Moving right along, here is another of the finished pieces from last weekend.
After defining the eyes in the first stages (blogged about here) I moved over to the initial light stages of hair color. When I'm working on rough watercolor paper, I tend to steer away from using masking fluid for things like hair, because it can leave such a harsh jagged edge. So working in chunks, I left large sections of hair either white or with a soft wash of Goethite. I love Goethite for it's non-yellow appearance, perfect for either light brown hair or sandy beaches. It has a cool grainy texture to it, also that I love - even though it can't be seen too well here in the photo. Pyrelene green and Quinacridone rose are used throughout the hair - green tones down the red, and rose adds a bit of drama for a fun spark of color. By this stage of the game, I'm not really looking at the reference photo too much. I know she's got sandy-blond hair and that's enough for me right now.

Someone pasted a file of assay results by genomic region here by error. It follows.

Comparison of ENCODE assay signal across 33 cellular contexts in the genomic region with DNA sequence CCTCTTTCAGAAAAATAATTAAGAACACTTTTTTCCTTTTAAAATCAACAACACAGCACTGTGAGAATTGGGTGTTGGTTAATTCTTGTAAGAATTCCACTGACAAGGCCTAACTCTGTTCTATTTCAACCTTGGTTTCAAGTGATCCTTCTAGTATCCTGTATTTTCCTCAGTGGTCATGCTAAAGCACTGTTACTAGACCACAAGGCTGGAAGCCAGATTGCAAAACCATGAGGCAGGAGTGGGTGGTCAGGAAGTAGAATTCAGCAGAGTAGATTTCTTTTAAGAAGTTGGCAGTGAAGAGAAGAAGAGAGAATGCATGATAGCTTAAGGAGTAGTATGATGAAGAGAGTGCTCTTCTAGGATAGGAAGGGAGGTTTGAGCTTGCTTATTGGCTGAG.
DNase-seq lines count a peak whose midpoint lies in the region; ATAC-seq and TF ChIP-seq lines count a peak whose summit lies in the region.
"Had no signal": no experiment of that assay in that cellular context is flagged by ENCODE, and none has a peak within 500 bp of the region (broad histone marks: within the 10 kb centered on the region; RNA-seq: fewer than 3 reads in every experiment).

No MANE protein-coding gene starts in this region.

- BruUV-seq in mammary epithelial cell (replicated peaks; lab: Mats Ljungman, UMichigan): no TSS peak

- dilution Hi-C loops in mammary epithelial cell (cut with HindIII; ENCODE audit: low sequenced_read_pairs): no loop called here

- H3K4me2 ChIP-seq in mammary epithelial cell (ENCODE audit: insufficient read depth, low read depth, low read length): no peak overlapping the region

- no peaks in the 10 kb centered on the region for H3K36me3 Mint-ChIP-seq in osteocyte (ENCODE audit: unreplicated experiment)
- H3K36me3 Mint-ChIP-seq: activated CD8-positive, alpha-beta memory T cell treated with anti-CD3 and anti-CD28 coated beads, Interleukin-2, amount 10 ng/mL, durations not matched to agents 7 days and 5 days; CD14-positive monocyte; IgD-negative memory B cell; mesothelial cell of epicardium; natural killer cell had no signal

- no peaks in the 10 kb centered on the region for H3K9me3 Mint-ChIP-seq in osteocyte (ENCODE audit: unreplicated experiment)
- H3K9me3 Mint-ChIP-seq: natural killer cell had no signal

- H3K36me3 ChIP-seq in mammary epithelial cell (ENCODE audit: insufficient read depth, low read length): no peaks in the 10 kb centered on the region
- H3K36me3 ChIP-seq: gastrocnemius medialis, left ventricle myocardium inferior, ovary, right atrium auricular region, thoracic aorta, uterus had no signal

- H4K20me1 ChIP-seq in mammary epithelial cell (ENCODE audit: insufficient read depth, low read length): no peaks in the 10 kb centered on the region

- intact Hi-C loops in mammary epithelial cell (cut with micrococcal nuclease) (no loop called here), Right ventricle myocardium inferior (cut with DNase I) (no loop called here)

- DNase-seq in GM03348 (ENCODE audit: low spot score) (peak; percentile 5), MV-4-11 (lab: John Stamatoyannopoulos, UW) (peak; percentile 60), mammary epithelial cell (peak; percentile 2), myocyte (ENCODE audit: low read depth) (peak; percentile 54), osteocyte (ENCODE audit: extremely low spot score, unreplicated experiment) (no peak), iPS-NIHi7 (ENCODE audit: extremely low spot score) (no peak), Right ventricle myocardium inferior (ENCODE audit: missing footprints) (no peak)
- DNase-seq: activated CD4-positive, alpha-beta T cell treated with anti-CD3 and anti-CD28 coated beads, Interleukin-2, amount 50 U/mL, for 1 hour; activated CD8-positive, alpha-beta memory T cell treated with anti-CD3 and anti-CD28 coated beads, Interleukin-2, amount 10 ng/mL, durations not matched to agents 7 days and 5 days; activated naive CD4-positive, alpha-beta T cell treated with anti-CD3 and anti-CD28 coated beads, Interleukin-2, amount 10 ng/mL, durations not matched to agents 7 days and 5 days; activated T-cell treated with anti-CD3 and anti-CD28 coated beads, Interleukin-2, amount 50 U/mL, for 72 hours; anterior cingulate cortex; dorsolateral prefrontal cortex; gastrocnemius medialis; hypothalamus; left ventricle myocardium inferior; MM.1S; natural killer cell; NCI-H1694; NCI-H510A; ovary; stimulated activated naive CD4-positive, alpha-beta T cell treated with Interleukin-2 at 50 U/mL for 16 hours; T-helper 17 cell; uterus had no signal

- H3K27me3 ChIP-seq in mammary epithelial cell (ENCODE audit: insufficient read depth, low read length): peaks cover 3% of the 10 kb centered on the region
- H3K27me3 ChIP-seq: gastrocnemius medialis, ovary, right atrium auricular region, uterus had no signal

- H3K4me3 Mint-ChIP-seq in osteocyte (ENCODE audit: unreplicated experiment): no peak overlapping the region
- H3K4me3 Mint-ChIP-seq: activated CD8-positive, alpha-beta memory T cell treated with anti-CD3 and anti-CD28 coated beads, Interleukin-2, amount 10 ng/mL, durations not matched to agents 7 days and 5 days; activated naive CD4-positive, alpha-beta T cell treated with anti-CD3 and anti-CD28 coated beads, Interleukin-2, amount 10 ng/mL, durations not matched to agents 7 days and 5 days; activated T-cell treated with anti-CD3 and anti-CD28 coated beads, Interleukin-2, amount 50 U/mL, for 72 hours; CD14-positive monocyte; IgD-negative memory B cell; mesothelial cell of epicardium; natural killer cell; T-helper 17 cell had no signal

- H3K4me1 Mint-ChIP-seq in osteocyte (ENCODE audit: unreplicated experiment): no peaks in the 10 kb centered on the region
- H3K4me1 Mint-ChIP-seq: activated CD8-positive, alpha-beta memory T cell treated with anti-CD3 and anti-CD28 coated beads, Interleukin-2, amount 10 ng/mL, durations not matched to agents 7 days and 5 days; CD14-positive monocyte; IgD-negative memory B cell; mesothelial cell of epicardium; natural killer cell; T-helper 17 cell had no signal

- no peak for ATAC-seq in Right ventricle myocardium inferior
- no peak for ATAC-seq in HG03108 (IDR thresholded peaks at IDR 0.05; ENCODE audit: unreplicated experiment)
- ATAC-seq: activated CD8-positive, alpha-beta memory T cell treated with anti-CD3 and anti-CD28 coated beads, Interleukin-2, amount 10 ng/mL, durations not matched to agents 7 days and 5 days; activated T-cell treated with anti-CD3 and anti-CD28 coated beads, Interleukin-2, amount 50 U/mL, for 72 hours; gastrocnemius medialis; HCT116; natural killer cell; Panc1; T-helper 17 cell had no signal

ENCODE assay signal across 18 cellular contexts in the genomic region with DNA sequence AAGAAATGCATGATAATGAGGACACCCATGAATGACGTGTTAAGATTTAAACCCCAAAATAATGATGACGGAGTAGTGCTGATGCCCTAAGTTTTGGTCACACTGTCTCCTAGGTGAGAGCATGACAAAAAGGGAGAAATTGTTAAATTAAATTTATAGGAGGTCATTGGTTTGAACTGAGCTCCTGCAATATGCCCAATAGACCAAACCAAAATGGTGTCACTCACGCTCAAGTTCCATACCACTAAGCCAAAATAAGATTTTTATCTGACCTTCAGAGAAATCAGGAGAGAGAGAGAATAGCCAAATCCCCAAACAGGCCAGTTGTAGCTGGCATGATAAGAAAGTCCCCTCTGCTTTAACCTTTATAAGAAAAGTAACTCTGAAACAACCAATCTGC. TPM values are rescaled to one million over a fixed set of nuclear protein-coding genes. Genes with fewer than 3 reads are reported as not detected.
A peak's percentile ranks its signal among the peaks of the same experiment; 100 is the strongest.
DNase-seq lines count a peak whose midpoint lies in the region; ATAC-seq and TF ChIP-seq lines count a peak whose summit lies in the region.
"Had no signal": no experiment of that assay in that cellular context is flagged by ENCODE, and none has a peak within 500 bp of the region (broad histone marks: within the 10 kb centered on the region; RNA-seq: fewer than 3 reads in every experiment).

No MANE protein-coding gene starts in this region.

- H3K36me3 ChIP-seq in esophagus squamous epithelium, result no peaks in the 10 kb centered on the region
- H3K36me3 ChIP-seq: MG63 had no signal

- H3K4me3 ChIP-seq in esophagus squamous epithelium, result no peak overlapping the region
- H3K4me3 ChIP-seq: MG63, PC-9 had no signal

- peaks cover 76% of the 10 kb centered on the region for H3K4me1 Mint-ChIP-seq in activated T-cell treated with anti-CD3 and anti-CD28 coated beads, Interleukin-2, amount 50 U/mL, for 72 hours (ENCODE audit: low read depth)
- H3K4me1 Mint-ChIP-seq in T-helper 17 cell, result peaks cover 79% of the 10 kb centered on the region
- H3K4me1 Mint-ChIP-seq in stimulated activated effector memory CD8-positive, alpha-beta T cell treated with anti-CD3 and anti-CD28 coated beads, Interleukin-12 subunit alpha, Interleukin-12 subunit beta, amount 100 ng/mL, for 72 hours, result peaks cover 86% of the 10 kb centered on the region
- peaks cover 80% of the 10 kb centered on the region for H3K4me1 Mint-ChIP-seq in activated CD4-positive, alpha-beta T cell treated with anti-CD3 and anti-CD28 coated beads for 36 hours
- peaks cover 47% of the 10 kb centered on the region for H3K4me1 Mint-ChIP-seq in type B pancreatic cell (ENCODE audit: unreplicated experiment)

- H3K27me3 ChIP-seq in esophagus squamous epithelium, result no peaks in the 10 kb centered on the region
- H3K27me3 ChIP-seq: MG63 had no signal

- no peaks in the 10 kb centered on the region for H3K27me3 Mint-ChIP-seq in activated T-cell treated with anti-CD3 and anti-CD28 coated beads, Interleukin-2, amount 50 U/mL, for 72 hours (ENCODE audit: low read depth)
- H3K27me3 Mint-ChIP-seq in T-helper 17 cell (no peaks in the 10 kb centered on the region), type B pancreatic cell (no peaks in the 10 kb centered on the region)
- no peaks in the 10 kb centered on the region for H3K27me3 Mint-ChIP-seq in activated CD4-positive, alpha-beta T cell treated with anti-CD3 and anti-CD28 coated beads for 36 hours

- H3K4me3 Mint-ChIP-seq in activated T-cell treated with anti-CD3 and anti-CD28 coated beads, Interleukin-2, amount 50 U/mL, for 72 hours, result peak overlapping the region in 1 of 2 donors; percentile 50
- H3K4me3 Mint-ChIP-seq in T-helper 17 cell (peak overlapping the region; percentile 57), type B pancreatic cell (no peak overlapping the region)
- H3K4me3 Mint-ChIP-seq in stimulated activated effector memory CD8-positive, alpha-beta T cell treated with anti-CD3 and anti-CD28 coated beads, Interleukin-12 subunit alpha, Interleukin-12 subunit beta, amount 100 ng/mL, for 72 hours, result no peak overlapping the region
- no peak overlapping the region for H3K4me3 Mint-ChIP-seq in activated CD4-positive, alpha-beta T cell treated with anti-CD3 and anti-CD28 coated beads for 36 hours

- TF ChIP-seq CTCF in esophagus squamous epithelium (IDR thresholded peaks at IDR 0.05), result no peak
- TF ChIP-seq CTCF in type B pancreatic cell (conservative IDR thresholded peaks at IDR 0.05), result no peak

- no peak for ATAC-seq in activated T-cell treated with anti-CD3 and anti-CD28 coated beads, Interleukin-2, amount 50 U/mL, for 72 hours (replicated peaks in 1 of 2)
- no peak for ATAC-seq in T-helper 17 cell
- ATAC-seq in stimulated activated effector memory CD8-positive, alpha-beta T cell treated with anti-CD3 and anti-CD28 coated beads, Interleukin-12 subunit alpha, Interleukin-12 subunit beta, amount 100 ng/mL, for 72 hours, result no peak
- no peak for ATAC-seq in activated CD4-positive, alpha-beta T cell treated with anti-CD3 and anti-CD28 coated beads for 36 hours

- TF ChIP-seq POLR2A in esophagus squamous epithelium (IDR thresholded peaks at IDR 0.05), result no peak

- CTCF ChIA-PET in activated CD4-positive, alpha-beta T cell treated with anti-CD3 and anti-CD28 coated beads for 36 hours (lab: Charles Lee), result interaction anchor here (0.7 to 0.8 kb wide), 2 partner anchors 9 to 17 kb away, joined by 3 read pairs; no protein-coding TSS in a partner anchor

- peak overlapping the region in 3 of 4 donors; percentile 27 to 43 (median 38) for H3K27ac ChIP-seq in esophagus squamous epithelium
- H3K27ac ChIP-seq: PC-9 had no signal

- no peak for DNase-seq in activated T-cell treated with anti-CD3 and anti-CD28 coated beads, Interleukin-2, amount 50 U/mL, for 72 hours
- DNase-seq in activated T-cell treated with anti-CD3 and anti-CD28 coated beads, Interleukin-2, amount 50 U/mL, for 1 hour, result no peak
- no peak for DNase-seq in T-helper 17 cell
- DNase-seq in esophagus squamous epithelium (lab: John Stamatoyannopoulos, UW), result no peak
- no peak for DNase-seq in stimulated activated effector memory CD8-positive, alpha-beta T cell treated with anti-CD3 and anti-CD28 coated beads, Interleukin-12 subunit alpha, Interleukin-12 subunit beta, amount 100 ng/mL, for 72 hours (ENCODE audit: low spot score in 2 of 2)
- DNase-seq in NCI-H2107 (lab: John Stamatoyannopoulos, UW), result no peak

If the hair gets a little too brassy - remember the basics of color theory and pull out the brassiness with a touch of purple. In this case, I used Violet Lake right out of the tube instead of mixing, simply because I like it just the way it is. You can see where I used it in the lower sections of hair to add a bit of cool shadow but still maintain an amount of luminosity to the painting.
When working on more mature faces, remember that lines around the eyes are actually creases, and not "lines"...so if necessary, paint a darker skin-toned wash around the eyes (using non-staining pigment) and then when it is dry, use a clean brush to gently lift out some of the highlights that appear around the creases. You'll get a much softer appearance that way, which suggests beauty and character, instead of ugly harsh lines!
Next I'll post the finishing steps on the final of these three portraits.